Glenn and Bev Rowe, owners of Rowe Ranch in Lorimor, Iowa, were selected as one of seven regional honorees of the Environmental Stewardship Award Program (ESAP). The award, announced during the 2015 Cattle Industry Summer Conference, recognizes the outstanding stewardship practices employed on the ranch. This year’s regional winners will compete for the national award, which will be announced during the 25th anniversary celebration in January 2016.
ESAP is sponsored by Dow AgroSciences, USDA Natural Resources Conservation Service (NRCS), U.S. Fish and Wildlife Service, National Cattlemen’s Beef Association (NCBA) and the National Cattlemen’s Foundation, and is presented to farmers and ranchers who demonstrate a commitment to protecting the farm and ranch land in their care.
“When we bought the land in 1997, most of it was overrun with thistles, locust and cedar trees with very little grass on it. What grass there was, was fescue and other less-desirable forage,” said Glenn Rowe. “Part of it had been farmed for a year, had soybean stubble which didn’t amount to too much and it actually made it a little easier to put new seed in. But, it was a challenge every day.”
The Rowes have partnered with USDA’s Natural Resources Conservation Service on no less than seven projects including rotational grazing, rural water pipeline installation, reseeding and fertilizing after soil testing, internal fencing of paddocks, installing water heavy-use fabric at crossings, and stream bank stabilizations. They maintain at least 23 paddocks, with the largest being 24 acres. Herds are rotated at least weekly and as often as weather conditions dictate. Cows quickly become accustomed to being moved and usually are waiting at the gate to be rotated.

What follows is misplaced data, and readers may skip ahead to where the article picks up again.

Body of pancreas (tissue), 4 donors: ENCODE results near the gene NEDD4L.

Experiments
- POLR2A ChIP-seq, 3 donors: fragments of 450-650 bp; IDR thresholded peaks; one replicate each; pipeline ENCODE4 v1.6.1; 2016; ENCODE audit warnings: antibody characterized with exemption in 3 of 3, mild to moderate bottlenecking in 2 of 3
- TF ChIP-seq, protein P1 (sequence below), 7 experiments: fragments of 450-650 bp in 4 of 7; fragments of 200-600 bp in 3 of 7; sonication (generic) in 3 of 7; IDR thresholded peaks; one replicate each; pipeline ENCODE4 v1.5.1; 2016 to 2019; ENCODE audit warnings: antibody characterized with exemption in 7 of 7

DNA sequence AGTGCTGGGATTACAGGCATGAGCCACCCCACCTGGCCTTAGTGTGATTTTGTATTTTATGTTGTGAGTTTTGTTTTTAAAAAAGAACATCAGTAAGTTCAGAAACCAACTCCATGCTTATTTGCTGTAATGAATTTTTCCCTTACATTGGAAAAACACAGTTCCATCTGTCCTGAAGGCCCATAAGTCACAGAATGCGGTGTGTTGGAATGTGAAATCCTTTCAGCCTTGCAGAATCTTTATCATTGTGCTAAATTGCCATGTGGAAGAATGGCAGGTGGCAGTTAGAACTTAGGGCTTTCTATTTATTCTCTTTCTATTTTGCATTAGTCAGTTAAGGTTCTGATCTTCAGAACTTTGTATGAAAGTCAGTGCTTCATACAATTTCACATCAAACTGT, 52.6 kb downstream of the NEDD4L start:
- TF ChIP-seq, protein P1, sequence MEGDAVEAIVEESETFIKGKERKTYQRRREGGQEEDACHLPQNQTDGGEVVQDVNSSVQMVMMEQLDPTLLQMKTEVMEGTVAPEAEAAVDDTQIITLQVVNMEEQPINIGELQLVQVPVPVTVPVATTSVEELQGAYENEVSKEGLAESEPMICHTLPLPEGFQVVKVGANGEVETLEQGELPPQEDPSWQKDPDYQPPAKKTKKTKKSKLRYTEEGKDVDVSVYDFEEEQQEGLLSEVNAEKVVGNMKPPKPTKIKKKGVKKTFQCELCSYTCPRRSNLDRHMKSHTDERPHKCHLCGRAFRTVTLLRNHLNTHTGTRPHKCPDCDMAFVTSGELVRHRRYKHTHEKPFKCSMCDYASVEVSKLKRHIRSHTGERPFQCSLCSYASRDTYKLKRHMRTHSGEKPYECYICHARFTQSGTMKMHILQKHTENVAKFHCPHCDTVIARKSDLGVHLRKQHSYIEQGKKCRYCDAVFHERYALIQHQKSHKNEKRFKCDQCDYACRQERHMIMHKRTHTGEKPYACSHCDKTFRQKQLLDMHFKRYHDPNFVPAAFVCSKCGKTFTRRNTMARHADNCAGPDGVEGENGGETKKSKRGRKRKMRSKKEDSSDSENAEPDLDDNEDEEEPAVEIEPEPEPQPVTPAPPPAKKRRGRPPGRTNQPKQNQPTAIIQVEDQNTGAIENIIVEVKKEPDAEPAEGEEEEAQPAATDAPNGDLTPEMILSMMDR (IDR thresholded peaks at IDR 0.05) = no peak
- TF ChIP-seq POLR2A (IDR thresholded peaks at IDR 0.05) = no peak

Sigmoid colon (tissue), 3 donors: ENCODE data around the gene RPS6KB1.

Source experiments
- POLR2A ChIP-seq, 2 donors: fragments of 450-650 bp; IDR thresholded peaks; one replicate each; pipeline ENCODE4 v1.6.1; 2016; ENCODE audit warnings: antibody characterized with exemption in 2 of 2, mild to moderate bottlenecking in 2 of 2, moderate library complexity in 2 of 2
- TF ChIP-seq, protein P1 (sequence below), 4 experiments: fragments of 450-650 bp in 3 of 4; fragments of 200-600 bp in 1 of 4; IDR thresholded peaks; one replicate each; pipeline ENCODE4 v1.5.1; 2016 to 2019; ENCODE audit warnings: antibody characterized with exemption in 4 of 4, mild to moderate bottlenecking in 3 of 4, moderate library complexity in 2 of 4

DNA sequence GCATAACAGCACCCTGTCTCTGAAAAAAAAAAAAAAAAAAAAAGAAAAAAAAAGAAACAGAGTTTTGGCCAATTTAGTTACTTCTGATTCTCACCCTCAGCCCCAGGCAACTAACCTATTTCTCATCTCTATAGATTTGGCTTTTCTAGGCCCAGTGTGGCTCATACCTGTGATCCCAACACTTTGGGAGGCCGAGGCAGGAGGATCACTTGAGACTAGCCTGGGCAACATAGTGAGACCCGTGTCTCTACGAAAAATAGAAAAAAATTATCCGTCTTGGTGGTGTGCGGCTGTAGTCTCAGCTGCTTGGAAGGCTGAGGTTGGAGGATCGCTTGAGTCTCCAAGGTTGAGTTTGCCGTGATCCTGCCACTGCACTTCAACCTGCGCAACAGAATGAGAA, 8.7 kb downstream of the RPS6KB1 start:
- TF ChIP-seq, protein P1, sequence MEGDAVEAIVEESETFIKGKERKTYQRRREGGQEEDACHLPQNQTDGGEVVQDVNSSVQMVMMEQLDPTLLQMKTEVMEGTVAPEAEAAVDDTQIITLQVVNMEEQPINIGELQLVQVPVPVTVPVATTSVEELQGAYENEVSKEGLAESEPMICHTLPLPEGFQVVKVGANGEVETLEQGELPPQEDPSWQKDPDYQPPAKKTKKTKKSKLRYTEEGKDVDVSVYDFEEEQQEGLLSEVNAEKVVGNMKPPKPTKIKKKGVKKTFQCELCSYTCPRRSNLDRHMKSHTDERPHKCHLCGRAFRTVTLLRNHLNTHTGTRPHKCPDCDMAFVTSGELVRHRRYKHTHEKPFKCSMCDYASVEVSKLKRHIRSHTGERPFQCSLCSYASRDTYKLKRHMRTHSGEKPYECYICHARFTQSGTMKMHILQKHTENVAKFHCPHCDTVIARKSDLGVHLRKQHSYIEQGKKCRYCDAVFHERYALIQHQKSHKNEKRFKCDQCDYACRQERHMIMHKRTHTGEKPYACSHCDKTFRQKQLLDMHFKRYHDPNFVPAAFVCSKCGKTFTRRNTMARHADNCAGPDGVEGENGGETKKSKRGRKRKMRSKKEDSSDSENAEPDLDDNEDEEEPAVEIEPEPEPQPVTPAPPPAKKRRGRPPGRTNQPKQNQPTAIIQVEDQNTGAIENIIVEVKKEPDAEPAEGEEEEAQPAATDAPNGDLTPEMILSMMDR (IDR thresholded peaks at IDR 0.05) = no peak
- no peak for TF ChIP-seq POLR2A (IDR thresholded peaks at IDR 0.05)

“Our rotational grazing has been a tremendous benefit to the forage production of this part of the country because of it helps us better manage and distribute the grazing pattern of the cattle across the whole pasture,” said Rowe.
Glenn and Bev have transformed nearly their entire property, planting hundreds of trees around their home and dedicating 40 acres of ground to serve as a wildlife refuge planted to trees. Much of their land is managed as grazing land, but about 250 acres is utilized to plant no-till corn and soybeans, which the cattle graze in the fall after harvest. The Rowes have also fenced cattle out of farm ponds and added wide buffer zones to filter water that flows into creeks on the property.
“Our goal is to retain as much of the water on the land as we can and keep it as long as we can before it runs off. If our forage has the opportunity to absorb those nutrients from the water, that helps our forages and it helps the water downstream,” said Rowe. “Hopefully that improves the quality of the water before it leaves our land.”
Source: National Cattlemen's Beef Association